Updated: Jul 11
When we struggle to set boundaries, it’s not because of the boundary itself, but our fear of the other person’s reaction.
I often have people tell me that they struggle to set boundaries. A boundary can be ‘No, I don’t want to come.’ Or ‘I don’t want your advice or opinion’. Or, “I can’t help out.’
Just a few words. Not difficult to say. In fact, if I gave you the space to practice, you likely wouldn’t really find it difficult to repeat those words. Some of you may find it difficult, but for the most part, repeating a sentence is quite easy for most.
There are 3 reactions I’ve witnessed in people in respect to setting boundaries - the first is not applying boundaries and doing what’s being asked (even if they don't want to). The second is ignoring it, hoping it will go away with the complaining to others about the boundary. The third is being over rigid with boundaries and so ‘strict’ with others that behaviour becomes almost defensive.
These reactions aren’t ideal and each is displaying a fear or concern re the outcome of the boundary. Let’s take a look at each one individually.
The first - Doing what you’re being asked to do generally comes from those who people please and self-abandon. I suppose this could be linked most closely to a hyper-vigilant nervous system response. Taking action to correct an issue and solve it. A person who caves in is likely to feel resentment towards those with whom they’d like to set a boundary with. They did what was asked and because they felt uncomfortable about it, stew and get in their head about the other person and their behaviour. Creating stories of ‘they never…’ and ‘they should…’
The second - Ignoring it and hoping it will go away, people who do this are also concerned regarding the reaction that might come up. This is generally from a place of trying to avoid the confrontation in the first place. This person is not being clear in their communication and is often vague, creating opportunities for errors and misunderstanding. In this situation the person is almost expecting the other person to ‘just know’ that they shouldn’t be asking or talking about a particular situation.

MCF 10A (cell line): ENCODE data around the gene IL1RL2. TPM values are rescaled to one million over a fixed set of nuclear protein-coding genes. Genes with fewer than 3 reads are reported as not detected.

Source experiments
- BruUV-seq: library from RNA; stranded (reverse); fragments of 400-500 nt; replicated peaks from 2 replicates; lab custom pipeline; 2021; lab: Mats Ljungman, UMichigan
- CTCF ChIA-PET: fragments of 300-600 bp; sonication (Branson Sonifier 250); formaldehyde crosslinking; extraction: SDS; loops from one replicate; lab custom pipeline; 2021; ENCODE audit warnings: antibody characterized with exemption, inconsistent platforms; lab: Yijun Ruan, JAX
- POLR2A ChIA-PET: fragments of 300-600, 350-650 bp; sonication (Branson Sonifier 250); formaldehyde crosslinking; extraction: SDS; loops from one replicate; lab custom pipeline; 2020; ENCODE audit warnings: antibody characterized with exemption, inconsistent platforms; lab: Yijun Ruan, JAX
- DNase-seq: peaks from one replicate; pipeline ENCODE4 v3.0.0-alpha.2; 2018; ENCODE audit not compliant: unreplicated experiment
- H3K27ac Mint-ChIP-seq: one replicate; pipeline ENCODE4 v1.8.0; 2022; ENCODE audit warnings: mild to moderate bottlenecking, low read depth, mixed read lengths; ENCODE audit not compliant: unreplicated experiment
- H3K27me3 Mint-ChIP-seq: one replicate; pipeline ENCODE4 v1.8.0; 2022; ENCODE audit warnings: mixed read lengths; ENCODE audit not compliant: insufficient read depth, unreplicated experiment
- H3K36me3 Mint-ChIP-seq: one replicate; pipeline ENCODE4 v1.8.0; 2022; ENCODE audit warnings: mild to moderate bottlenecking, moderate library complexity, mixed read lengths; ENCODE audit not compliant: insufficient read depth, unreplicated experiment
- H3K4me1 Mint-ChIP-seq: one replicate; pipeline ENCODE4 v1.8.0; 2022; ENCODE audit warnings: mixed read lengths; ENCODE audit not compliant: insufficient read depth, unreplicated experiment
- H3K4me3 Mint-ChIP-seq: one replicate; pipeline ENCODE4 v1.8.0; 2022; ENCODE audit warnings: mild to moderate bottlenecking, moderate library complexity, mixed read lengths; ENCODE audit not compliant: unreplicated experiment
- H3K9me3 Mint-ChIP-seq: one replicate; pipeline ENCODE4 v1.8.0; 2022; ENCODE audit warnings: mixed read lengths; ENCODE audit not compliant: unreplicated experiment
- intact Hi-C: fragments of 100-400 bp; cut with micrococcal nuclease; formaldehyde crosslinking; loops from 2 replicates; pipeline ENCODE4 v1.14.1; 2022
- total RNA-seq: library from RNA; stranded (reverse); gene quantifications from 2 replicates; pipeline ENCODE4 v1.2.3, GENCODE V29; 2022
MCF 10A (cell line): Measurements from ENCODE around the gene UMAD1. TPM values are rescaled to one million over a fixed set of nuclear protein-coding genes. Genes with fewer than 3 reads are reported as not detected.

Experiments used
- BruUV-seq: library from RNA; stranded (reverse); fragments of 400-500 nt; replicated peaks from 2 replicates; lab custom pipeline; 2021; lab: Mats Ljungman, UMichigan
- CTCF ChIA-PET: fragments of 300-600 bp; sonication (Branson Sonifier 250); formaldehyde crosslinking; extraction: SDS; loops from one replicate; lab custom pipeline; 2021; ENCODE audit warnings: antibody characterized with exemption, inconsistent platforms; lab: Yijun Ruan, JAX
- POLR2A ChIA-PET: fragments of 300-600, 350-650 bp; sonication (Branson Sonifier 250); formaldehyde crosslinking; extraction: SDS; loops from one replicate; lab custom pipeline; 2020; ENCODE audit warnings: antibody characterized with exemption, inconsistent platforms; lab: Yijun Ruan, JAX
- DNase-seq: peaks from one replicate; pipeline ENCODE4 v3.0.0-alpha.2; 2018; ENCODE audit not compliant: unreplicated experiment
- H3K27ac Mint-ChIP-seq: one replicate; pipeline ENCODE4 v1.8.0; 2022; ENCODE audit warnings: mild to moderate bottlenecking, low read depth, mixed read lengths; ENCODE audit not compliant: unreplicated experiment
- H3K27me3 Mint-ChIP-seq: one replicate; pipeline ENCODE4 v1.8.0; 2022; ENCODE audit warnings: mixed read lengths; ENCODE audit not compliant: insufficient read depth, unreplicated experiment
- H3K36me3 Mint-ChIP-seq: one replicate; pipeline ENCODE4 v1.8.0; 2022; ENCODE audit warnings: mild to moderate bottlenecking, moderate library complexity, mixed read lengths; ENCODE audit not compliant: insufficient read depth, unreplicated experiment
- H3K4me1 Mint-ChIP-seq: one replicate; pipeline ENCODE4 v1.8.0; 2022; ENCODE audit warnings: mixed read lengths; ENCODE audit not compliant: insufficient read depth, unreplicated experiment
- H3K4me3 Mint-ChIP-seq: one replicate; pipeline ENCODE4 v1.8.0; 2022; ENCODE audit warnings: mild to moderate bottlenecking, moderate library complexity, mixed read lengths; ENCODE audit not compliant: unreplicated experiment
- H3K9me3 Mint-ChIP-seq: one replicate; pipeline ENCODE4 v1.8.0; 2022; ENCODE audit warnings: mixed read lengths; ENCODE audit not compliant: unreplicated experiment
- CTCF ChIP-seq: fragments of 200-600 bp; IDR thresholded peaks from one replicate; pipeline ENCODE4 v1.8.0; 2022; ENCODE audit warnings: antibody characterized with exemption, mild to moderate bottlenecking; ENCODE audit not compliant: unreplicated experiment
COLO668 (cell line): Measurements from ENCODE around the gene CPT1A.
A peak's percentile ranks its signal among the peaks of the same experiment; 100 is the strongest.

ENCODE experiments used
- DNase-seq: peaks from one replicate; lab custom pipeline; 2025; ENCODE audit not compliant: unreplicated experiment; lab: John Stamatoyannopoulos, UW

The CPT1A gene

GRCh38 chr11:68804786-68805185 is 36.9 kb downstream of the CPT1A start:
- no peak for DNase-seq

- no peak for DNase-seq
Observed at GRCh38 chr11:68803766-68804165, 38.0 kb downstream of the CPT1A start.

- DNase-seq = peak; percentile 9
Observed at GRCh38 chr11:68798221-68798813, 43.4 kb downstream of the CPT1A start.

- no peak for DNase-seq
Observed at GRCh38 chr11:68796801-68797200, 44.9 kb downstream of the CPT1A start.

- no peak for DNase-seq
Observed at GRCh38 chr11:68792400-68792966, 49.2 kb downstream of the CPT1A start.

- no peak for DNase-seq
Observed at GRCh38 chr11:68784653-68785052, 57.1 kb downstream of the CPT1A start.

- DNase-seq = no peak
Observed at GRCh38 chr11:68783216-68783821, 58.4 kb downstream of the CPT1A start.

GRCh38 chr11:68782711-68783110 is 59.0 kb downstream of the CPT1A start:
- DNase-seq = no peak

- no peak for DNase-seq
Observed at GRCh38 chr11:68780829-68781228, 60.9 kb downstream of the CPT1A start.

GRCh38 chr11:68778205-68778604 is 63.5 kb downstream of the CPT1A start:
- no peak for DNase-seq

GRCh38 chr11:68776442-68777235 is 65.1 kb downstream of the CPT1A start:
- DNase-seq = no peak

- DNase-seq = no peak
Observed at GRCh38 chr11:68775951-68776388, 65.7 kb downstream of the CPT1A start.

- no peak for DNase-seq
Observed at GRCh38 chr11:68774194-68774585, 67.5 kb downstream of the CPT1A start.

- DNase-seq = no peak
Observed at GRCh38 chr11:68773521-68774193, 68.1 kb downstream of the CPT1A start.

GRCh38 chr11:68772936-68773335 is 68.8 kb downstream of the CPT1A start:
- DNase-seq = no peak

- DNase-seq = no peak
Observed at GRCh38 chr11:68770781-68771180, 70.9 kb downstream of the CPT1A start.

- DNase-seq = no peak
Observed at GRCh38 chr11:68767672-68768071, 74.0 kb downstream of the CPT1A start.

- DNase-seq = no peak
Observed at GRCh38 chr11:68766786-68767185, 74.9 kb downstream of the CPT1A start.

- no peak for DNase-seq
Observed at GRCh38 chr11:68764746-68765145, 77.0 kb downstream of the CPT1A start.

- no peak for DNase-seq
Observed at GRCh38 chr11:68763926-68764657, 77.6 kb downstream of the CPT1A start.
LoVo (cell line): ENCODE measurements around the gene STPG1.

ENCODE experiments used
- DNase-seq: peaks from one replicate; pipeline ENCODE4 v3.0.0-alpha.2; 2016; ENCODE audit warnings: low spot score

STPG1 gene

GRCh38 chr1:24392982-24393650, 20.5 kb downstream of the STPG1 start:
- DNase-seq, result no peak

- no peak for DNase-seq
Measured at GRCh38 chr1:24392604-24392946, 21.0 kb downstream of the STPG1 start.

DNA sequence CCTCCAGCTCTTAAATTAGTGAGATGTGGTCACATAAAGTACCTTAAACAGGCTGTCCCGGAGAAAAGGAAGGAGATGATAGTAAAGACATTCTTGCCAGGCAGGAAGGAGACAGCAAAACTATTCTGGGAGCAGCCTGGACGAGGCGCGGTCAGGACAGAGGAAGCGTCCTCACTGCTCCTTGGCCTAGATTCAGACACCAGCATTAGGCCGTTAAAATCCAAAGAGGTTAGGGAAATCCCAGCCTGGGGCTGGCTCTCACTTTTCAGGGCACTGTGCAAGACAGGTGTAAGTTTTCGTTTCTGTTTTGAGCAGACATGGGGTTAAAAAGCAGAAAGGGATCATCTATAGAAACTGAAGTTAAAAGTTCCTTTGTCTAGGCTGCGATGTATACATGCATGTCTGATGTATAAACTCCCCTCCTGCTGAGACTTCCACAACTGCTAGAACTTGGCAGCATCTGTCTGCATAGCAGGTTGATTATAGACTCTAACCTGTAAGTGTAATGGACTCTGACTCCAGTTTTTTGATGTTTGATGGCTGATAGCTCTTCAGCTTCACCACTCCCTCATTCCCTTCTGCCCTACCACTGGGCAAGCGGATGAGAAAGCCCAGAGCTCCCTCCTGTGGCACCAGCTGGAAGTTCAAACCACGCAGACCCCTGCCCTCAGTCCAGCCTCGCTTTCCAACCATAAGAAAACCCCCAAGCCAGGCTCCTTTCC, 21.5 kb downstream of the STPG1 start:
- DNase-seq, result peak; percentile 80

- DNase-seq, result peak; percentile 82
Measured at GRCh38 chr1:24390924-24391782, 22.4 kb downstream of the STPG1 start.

The third - Being over rigid with boundaries can come from when there is a fear of losing any element of independence or autonomy. Requests from others can be seen as a threat. There is no opportunity to talk things through, you cut the cord and are not flexible in any given situation.
What else can happen when we begin to learn to set boundaries? Well, we have a tendency to over explain and justify our reasons. Bearing in mind, that this isn’t necessary. Your reason, whatever that might be, is completely valid. I covered this more in another post, giving examples of how boundaries could be set in different situations (please use the search function in the group itself to find this searching ‘boundaries’).
The overall message here is that when boundary setting is difficult, look beyond the boundary itself and figure out what the preoccupation is.
There is generally an underlying fear present. This could be along the lines of ‘They won’t like me’ ‘They won’t consider me in the future for XYZ’ ‘They will leave me’ ‘They will shout back at me’
The fear isn’t for the boundary itself, but the other person’s reaction.
The concern can be to lose the connection to the other person in some way. A worry about how the other person might view them and what the consequences could potentially be from that judgement. Generally there is a fear of losing something. (For those who display avoidant attachment the fear could be the fear of getting closer and creating intimacy, so losing the idea of independence.)
Understanding your fear and what the underlying reason for you reacting that way, will show where you need to work on. It could be working on feeling secure that if people walk out of your life because they don’t respect your boundaries, were they worth having around in the first place? Or, if you are concerned they may not like you anymore, could it be that you yourself don’t have enough love for yourself to know you create your own worth and only you determine its value? Is it dealing with other people’s emotions you find terrifying and you have been running away from your own?
My invitation to you is this, next time you have a boundary you’d like to set, listen to yourself - what’s the story? What’s the fear? This is where your work is.
Do you have a default reaction or do you tend to wander between the three depending on the person and/or circumstance?
Have you realised what your fear is of setting a boundary?
Are there some people you struggle setting boundaries with over others?
Are there some situations you find more difficult than others to set boundaries?
Let me know in the comments!
Carla Crivaro is a trauma-informed and certified Sex, Love & Relationship Coach, she works with men and women internationally to reach their goals in delicious sex, profound love and authentic relationships. Carla helps men and women understand themselves and each other, sexually and relationally, in and out of the bedroom. You can reach her at firstname.lastname@example.org.